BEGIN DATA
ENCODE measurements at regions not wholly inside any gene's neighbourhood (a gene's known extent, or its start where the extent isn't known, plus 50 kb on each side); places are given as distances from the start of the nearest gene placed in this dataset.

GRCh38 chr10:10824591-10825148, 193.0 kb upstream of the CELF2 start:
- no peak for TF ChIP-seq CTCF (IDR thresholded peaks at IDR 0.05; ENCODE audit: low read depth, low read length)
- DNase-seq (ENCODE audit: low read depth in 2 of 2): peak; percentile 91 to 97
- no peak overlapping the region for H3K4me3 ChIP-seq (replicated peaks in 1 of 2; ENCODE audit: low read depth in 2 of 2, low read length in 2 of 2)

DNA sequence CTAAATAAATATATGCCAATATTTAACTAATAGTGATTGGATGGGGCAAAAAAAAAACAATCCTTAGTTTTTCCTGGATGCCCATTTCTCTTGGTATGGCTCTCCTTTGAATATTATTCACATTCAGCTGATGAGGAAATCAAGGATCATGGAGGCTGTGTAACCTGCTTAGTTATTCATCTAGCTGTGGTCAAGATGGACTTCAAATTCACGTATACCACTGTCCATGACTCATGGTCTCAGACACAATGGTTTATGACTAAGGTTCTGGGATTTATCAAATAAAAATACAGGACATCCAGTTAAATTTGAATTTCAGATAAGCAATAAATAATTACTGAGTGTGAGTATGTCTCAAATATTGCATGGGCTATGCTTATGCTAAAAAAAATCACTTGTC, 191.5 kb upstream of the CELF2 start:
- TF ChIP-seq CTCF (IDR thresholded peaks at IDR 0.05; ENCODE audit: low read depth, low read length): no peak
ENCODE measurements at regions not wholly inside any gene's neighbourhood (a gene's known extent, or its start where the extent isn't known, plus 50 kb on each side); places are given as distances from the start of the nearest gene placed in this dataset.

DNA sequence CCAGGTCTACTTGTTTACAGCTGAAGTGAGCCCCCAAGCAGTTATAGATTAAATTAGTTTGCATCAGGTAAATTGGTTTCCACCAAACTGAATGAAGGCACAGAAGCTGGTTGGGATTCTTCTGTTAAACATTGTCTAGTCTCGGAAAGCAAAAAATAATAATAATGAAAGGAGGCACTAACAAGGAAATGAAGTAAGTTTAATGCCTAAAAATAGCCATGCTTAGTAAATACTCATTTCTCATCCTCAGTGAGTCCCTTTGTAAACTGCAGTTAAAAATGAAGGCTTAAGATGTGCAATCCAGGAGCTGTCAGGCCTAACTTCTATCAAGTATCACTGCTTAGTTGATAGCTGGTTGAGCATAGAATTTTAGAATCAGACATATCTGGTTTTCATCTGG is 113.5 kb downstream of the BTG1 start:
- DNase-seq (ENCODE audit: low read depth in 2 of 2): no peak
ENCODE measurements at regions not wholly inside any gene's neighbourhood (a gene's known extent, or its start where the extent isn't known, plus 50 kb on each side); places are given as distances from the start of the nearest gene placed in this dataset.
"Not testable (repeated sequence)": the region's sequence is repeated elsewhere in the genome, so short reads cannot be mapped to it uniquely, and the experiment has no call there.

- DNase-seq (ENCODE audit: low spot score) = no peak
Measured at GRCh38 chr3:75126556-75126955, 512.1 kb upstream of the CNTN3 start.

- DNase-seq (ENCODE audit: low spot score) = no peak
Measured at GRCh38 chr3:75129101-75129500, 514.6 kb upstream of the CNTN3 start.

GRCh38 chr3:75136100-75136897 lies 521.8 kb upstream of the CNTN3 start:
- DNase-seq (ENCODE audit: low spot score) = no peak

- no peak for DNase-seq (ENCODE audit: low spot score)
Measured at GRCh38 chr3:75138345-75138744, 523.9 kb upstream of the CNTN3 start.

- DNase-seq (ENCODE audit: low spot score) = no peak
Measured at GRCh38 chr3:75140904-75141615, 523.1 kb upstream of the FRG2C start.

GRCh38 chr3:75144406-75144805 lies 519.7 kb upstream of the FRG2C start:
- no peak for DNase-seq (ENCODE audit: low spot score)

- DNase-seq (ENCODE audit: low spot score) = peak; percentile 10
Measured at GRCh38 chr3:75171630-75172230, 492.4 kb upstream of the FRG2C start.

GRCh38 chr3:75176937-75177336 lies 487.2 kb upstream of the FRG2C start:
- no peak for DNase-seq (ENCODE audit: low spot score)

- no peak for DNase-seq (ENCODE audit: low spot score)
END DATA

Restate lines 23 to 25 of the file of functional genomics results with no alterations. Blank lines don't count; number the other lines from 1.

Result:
GRCh38 chr3:75144406-75144805 lies 519.7 kb upstream of the FRG2C start:
- no peak for DNase-seq (ENCODE audit: low spot score)

- DNase-seq (ENCODE audit: low spot score) = peak; percentile 10